Australian technology news, reviews, and guides to help you
Australian technology news, reviews, and guides to help you
Talking on an iPhone

Is the tax office calling me or is it a scam?

It doesn’t matter what time of the year you’re in, but it makes even more sense during tax time to get an automated call attempting to con you.

Scammers are everywhere, and always looking for ways to relieve you of any money you have, but lately, they’re getting a little more savvy.

Not only are they using technology, but they’re clued into the times of the year where you’re less likely to pay attention to something being a little off, and are hoping to slip one by you.

Like during tax time, because it’s highly possible that you’ve filed your taxes, and so if you were to receive a call from someone about your taxes, you might not realise that it’s fake.

Tax scams are common throughout the year, and are typically based in email or SMS. Wording of tax scams is often easy to pick up on, and in years past, scammers have tried using tactics such as forcing you to open a file in order to infect your computer, or click on a link to trick you that way.

Recently, however, scammers have turned to tricking people using phone calls, sending a message loud and clear with a robotic voice that sounds human enough, and yet warns of a potential problem in a tax filing. Worse, the calls are coming from Australia’s capital, Canberra, which helps make the scam sound even more legit, because of the government connection.

But these calls are just a scam, and the best way to understand the scam is to listen to a message and work out how to spot the tax scam.

The tax call scam in all its glorious detail

The tax call scam can come through to your phone when you pick it up, or go straight to your message box if you have one. Whichever you have, it is so far always automated and always coming from a robotic voice.

The language of the message comes across as informative yet slightly threatening, suggesting a problem with a tax filing and a subsequent warrant for your arrest.

However it is just a scam, and the nefarious individuals out for your money are hoping you’ll fall for it and miss their dodgy language.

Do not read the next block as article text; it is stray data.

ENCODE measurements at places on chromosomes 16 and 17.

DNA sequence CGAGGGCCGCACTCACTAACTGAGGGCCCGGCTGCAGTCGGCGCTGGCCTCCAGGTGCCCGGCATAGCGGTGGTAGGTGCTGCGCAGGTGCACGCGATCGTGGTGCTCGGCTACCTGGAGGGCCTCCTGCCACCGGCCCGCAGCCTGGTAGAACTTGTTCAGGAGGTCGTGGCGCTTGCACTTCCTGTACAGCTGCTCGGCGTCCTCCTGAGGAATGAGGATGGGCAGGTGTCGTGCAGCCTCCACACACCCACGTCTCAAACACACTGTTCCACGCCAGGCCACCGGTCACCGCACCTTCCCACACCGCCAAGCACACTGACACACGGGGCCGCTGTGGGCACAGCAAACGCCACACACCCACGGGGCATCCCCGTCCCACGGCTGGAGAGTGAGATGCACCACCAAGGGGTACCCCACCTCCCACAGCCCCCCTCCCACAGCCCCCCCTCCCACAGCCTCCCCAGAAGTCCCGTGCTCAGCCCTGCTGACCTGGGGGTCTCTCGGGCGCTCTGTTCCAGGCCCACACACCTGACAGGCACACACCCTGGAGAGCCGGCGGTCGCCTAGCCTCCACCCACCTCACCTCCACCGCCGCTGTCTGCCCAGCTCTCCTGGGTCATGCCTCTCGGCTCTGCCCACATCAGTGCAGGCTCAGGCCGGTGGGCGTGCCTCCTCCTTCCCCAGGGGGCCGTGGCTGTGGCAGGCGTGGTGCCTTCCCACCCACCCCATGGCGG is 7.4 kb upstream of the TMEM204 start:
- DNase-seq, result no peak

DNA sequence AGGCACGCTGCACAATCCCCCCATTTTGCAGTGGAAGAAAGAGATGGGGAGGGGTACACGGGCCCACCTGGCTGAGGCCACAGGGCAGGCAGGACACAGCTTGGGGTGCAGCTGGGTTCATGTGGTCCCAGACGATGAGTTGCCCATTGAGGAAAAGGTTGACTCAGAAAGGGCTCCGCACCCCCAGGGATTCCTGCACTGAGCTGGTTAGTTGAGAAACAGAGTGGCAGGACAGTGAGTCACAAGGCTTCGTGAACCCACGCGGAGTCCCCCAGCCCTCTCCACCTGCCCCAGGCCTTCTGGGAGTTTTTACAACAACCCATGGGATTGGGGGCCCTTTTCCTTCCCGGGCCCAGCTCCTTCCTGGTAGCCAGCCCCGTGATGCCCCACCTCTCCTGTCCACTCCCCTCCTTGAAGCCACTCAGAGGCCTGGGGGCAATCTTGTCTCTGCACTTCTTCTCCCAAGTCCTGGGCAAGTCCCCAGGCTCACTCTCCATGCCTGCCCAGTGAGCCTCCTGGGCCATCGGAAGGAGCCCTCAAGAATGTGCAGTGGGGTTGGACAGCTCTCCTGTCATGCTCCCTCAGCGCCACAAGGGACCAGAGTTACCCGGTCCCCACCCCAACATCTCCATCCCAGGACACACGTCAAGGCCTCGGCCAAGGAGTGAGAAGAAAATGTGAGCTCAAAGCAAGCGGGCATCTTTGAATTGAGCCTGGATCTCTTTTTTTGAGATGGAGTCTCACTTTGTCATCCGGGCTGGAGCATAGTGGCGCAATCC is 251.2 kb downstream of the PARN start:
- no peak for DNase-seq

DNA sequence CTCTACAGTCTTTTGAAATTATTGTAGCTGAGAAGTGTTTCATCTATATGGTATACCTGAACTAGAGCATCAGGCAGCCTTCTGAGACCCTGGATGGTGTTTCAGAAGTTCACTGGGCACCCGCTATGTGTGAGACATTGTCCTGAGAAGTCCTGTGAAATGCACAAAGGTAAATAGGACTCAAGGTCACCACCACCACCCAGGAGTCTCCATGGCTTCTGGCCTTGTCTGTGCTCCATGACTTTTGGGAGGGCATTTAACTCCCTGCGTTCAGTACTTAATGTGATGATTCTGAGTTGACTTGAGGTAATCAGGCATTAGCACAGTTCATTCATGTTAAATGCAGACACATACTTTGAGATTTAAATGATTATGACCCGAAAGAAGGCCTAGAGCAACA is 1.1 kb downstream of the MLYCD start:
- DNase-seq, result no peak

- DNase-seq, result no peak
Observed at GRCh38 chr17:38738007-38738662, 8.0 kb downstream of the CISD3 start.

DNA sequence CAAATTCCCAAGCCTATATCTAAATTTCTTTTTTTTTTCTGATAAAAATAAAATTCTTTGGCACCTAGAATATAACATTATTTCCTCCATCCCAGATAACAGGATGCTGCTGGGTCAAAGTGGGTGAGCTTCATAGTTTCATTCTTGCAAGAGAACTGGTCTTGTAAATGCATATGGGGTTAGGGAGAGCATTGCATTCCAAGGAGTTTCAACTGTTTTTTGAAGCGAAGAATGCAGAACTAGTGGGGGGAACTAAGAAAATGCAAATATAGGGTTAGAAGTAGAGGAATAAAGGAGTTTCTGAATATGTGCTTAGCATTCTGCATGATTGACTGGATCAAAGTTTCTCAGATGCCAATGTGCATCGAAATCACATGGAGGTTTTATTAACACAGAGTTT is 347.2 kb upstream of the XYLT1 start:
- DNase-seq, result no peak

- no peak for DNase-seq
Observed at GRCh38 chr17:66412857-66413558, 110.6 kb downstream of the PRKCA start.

An example of the tax scam call provides a robotic female voice speaking without human intonation, but still sounding realistic enough, and saying the following:

We regretted to inform you that we identified incorrect tax filing. We regretted to inform you that your account has marked lean for tax avoidation. Paperwork to send to registered address has also returned back unsigned and undelivered. For this the petition needs to get filed, including your warrant for arrest now before the case is sent for execution and to receive legal notification. For more information, press one, or give us a call back on same number as this issue is very time sensitive.

That sounds real enough to most, so what are the dead giveaways that this tax scam call is fake?

Pay attention to the language

For many scammers, English is not their first language, and so you can usually expect some poor spelling or grammatical errors in the script.

That’s something worth remembering: while the above reading might come across as someone who has said it out loud, a robot voice is just reading a script. If the person writing the script doesn’t understand the nuances of the English language, you can usually expect those flaws to come out.

In the above script, there’s the word “avoidation”, which isn’t actually a word. “Tax avoidance” is a word, but “tax avoidation” is not, and it’s something the Australian Taxation Office (ATO) would clearly know.

There are other aspects to the robotic call, such as lines like “we regretted to inform you” and “for this the petition needs to get filed”, as these aren’t good examples of English.

Is there really a warrant for my arrest?

One of the key points scammers are trying to address with the tax scam call is the threat of prison time.

It’s true that not paying your taxes can have severe consequences, but the ATO has previously said it wouldn’t threaten a tax payer with arrest.

Back in 2015, Geoff Leeper, Second Commissioner for the Tax Office said “we make thousands of outbound calls to taxpayers a week, but there are some key differences to a legitimate call from the ATO and a call from a potential scammer”.

“We would never cold call you about a debt; we would never threaten jail or arrest, and our staff certainly wouldn’t behave in an aggressive manner,” he said.

Since then, the ATO has included examples of similar calls on its Scam Alerts page, as this scam just doesn’t seem to go away.

What should you do if you get a tax scam call?

If you think you’ve received a tax scam call, hang up. If the scammers have inadvertently left a tax scam message on your voicemail, delete the message and move on.

Alternatively, if you’re concerned at all that the tax scam message may be legit, don’t call back the number that called you. Instead, call up the ATO on a number found at its website.

Returning a tax scammer’s number will likely lead you down a path where the scammer will attempt to convince you of their legitimacy, which could confuse you. Instead, assume any robotic call informing you of a tax debt is a lie, and move on.

If you’re genuinely concerned, call the ATO’s real number and find out for yourself. They’ll more than likely tell you the call you heard was a scam, and that you have nothing to worry about.

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